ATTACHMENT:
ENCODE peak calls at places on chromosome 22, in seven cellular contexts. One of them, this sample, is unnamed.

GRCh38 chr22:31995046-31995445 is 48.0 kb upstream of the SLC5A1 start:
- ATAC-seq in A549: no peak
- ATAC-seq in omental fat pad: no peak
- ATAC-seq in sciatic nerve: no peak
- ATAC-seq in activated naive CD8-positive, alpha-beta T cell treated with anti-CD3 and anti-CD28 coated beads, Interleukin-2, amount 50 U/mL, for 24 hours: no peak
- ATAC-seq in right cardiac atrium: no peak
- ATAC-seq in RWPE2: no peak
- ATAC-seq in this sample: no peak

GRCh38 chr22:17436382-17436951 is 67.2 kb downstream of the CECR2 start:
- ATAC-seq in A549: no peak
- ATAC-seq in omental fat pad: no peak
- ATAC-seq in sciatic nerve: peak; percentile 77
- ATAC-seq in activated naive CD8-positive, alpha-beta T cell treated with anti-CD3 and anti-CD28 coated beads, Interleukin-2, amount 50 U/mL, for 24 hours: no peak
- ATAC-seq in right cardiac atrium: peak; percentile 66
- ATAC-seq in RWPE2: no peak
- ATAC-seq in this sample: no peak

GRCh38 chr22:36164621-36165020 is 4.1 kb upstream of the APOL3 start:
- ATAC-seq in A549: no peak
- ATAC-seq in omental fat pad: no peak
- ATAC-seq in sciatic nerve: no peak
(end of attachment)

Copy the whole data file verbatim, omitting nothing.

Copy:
ENCODE peak calls at places on chromosome 22, in seven cellular contexts. One of them, this sample, is unnamed.

GRCh38 chr22:31995046-31995445 is 48.0 kb upstream of the SLC5A1 start:
- ATAC-seq in A549: no peak
- ATAC-seq in omental fat pad: no peak
- ATAC-seq in sciatic nerve: no peak
- ATAC-seq in activated naive CD8-positive, alpha-beta T cell treated with anti-CD3 and anti-CD28 coated beads, Interleukin-2, amount 50 U/mL, for 24 hours: no peak
- ATAC-seq in right cardiac atrium: no peak
- ATAC-seq in RWPE2: no peak
- ATAC-seq in this sample: no peak

GRCh38 chr22:17436382-17436951 is 67.2 kb downstream of the CECR2 start:
- ATAC-seq in A549: no peak
- ATAC-seq in omental fat pad: no peak
- ATAC-seq in sciatic nerve: peak; percentile 77
- ATAC-seq in activated naive CD8-positive, alpha-beta T cell treated with anti-CD3 and anti-CD28 coated beads, Interleukin-2, amount 50 U/mL, for 24 hours: no peak
- ATAC-seq in right cardiac atrium: peak; percentile 66
- ATAC-seq in RWPE2: no peak
- ATAC-seq in this sample: no peak

GRCh38 chr22:36164621-36165020 is 4.1 kb upstream of the APOL3 start:
- ATAC-seq in A549: no peak
- ATAC-seq in omental fat pad: no peak
- ATAC-seq in sciatic nerve: no peak